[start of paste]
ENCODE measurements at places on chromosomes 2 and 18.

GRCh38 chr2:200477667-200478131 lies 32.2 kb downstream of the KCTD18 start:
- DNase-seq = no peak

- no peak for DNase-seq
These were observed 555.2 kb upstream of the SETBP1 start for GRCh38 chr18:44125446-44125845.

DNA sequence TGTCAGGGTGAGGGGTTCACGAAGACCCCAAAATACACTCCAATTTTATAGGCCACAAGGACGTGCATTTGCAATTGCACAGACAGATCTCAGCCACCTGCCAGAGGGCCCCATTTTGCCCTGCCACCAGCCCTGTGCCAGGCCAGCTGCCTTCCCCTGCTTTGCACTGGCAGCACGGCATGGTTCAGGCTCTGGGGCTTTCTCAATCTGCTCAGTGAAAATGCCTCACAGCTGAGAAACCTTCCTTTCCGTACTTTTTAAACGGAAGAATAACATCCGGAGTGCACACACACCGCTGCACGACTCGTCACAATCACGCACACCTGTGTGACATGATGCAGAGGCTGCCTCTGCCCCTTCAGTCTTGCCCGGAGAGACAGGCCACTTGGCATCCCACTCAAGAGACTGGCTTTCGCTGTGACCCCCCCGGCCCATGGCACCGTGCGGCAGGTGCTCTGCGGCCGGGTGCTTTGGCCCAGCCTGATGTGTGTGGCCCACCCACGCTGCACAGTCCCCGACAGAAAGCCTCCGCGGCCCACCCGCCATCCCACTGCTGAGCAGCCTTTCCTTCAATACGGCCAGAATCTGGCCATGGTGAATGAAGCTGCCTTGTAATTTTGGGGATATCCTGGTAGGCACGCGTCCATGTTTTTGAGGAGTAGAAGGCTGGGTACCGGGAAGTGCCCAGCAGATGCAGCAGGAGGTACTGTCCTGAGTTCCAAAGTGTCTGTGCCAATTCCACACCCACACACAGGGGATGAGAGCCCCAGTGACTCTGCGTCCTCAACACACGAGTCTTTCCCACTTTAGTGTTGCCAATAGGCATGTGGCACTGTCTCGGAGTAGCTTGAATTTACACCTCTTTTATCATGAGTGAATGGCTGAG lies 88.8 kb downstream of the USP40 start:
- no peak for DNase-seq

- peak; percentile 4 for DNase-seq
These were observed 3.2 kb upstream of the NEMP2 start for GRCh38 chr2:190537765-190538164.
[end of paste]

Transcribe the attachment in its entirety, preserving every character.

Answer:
ENCODE measurements at places on chromosomes 2 and 18.

GRCh38 chr2:200477667-200478131 lies 32.2 kb downstream of the KCTD18 start:
- DNase-seq = no peak

- no peak for DNase-seq
These were observed 555.2 kb upstream of the SETBP1 start for GRCh38 chr18:44125446-44125845.

DNA sequence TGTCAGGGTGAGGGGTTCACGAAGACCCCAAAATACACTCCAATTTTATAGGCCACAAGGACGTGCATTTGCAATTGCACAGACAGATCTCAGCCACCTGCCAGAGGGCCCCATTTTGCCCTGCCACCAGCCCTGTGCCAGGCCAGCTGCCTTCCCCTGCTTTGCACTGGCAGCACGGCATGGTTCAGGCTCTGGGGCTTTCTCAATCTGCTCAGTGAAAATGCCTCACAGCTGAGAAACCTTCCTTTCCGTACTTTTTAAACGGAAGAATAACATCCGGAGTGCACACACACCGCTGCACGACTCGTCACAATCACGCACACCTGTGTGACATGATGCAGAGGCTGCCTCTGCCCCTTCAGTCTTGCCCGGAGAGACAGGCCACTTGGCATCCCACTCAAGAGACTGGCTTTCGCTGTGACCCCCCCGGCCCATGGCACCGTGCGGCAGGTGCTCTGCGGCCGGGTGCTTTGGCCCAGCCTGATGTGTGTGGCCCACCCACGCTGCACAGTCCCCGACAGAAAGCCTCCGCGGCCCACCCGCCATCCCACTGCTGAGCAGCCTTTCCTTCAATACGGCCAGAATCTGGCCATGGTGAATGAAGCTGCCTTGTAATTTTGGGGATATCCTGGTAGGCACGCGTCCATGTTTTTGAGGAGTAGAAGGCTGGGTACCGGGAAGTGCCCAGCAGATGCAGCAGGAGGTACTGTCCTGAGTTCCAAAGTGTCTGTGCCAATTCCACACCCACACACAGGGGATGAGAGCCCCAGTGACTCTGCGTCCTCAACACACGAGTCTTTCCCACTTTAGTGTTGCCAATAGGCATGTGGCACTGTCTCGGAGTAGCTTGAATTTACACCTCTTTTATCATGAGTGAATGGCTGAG lies 88.8 kb downstream of the USP40 start:
- no peak for DNase-seq

- peak; percentile 4 for DNase-seq
These were observed 3.2 kb upstream of the NEMP2 start for GRCh38 chr2:190537765-190538164.